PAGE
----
GROVE CITY, Ohio — Critics of the country's largest Lutheran denomination and its more open stance toward gay clergy formed a new Lutheran church Friday at a meeting of a conservative activist group.
The overwhelming voice vote by members of the Lutheran Coalition of Renewal created the North American Lutheran Church, a tiny denomination of churches formerly affiliated with the Evangelical Lutheran Church in America, headquartered in Chicago.
As of early August, 199 congregations had cleared the hurdles to leave the ELCA for good, while 136 awaited the second vote needed to make it official. In all, there are 10,239 ELCA churches with about 4.5 million members, making it by far the largest Lutheran denomination in the U.S.
The vote followed the ELCA's decision to move gay pastors into its fold, becoming the largest Protestant denomination in the U.S. to allow noncelibate gays into its ranks.
The move came during Lutheran CORE's annual meeting, held this year in a Church of the Nazarene megachurch in Grove City, just south of Columbus.
The gay pastor issue was the tipping point for many Lutherans, but it followed serious concerns about the ELCA's movement away from holy scriptures as the final authority for church beliefs, said Paull Spring, of State College, Pa., the new denomination's first bishop.
He gave as an example the ELCA's use of inclusive language that strips male references to God — such as "Father" and "Son" — replacing them with words like "Creator" and "Savior."
"The issue that really presented itself was the issue of sexuality, but back of that was the broader issue: Which is the authoritative voice of the church today?" Spring said.
"Is it holy scripture, which Lutherans have always confessed, scripture alone, or is supposed to be some combination, that as well as some mood of the times?" he said.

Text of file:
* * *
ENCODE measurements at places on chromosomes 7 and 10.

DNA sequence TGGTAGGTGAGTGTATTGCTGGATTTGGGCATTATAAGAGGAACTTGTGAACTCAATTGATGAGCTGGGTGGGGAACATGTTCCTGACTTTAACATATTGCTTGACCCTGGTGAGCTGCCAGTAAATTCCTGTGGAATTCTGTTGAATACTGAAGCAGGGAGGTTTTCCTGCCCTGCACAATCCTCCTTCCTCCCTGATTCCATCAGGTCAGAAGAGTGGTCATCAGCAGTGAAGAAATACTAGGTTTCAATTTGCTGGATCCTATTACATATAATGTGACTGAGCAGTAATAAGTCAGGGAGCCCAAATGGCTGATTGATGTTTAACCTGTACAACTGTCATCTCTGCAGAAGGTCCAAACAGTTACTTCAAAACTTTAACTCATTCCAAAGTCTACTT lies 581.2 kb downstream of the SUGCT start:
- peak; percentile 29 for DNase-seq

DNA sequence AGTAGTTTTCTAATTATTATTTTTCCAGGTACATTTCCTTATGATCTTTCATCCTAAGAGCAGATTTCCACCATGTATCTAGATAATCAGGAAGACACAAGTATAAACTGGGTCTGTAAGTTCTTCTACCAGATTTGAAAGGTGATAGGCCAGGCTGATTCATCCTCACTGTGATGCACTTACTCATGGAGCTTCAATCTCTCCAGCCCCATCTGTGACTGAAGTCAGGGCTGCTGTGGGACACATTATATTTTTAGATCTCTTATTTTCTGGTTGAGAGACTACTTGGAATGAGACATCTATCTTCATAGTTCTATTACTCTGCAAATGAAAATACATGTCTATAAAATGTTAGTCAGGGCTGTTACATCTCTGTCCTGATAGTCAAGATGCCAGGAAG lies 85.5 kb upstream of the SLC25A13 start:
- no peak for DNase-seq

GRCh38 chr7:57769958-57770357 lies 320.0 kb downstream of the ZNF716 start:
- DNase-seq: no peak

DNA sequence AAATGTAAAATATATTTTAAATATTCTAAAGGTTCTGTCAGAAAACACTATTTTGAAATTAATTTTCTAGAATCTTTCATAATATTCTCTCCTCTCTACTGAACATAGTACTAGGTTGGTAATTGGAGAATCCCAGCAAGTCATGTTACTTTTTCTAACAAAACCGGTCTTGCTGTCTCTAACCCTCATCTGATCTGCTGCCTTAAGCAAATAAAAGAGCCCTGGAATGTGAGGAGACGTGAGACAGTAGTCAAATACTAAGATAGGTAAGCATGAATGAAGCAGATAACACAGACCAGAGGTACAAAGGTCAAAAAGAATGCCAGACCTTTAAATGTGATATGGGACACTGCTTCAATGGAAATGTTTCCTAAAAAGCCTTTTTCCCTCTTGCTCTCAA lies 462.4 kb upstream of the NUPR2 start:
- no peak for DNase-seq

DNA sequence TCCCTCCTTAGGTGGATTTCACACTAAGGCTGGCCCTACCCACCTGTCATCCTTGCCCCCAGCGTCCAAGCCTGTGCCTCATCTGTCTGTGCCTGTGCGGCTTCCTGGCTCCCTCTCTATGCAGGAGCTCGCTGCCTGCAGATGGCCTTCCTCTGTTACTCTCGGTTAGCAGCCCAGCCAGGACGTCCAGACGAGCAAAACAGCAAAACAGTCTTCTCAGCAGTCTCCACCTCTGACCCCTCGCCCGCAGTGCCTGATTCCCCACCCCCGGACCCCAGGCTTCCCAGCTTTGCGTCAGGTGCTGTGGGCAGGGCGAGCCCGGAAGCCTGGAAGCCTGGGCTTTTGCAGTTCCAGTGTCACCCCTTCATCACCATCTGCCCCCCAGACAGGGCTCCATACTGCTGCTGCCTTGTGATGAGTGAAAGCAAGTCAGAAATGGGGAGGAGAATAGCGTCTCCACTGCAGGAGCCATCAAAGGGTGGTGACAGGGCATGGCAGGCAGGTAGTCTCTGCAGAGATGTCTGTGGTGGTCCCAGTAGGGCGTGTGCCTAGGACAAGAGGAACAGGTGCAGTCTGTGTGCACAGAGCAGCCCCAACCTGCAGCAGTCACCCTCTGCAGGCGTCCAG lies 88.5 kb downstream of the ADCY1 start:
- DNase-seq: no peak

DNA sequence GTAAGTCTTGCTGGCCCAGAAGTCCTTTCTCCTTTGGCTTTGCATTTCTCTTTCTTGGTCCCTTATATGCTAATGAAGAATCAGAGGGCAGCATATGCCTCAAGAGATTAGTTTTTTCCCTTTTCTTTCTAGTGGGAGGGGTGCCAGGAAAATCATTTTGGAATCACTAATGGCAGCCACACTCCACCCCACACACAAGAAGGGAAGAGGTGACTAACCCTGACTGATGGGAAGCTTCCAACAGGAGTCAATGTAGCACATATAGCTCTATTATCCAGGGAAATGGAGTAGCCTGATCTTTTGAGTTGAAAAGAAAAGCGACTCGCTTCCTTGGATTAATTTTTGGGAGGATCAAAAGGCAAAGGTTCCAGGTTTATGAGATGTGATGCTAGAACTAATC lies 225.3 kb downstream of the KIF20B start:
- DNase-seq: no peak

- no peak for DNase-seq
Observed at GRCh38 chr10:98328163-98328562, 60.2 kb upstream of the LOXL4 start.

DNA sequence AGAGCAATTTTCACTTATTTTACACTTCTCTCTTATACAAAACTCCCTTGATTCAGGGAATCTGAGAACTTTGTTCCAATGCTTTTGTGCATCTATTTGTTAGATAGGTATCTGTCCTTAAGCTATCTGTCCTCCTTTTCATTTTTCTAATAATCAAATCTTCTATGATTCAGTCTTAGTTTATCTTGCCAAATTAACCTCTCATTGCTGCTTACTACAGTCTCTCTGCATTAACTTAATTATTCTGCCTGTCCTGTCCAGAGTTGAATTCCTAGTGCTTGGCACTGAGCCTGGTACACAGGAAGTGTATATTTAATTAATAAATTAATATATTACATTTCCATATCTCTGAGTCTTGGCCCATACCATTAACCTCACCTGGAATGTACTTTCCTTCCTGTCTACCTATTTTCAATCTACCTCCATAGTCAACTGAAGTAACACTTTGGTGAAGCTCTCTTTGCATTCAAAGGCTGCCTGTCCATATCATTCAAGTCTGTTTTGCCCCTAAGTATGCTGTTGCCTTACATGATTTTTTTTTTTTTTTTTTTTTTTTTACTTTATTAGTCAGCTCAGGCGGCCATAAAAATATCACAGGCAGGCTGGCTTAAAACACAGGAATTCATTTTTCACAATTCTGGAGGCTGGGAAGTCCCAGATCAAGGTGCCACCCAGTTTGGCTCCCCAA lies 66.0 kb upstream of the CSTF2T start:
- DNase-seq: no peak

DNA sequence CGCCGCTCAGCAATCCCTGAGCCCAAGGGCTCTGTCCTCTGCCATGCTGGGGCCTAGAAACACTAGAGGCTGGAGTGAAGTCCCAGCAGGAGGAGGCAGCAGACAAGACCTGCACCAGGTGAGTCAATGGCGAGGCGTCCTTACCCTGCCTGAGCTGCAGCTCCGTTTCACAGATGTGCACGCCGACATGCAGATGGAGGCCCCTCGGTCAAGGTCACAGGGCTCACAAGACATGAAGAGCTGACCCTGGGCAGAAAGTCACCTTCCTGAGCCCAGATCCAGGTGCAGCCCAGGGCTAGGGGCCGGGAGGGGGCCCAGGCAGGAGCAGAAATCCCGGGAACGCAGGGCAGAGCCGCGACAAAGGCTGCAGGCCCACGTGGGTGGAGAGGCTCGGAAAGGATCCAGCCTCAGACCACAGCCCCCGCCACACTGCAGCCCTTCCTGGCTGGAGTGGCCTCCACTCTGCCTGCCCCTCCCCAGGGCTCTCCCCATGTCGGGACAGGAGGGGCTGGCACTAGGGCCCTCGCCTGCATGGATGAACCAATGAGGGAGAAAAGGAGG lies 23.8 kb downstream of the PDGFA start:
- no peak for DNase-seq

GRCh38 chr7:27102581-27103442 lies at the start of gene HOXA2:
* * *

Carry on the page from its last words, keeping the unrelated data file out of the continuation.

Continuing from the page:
The ELCA has lost more than half a million members over the past 20 years, a decline faced by many mainline congregations struggling to keep congregants. But that decline is balanced by individual congregations that flourish, many of which hold the same views as the North American Lutheran Church, said Mark Chavez of Landisville, Pa., director of Lutheran CORE.
"The average person out there who's interested in a Christian church wants the real thing," Chavez said. "They want Jesus. They want the gospel. They don't want something else."
The ELCA regrets the decision of some congregations to leave for the new denomination, said ELCA spokesman John Brooks.
"One of the hallmarks of the ELCA is that we reach out to other Christians in the spirit of understanding, reconciliation and unity," he said. "We pray for the unity of the whole church and its members, and we pray for those who will be leaving to join the North American Lutheran Church."
St. John Lutheran in Bridgewater, Mich., has taken the first vote toward joining the new denomination, and pastor Kathleen Meyers supports the decision. But Meyers, attending the meeting in suburban Columbus, also acknowledges it's a tough choice.
"I have friends who are gay — for me, it's a very personal issue," she said Friday. "But I can't set aside the authority of scripture just because I have friends that I love."
Bruce Winkler of suburban Tampa, Fla., attends Christ Our Redeemer Lutheran Church, an ELCA congregation that he says will not be joining the new denomination. But Winkler, 72, a retired chemistry professor, said he supports the new group out of a concern over the loss of scriptural authority.
For too many Lutherans today, "it's the gospel of acceptance, rather than the gospel of redemption — love conquers all kind of thing," he said.
"You don't have to worry about obedience, or sanctification, or any of those issues — you just love everybody and that'll be fine," Winkler said.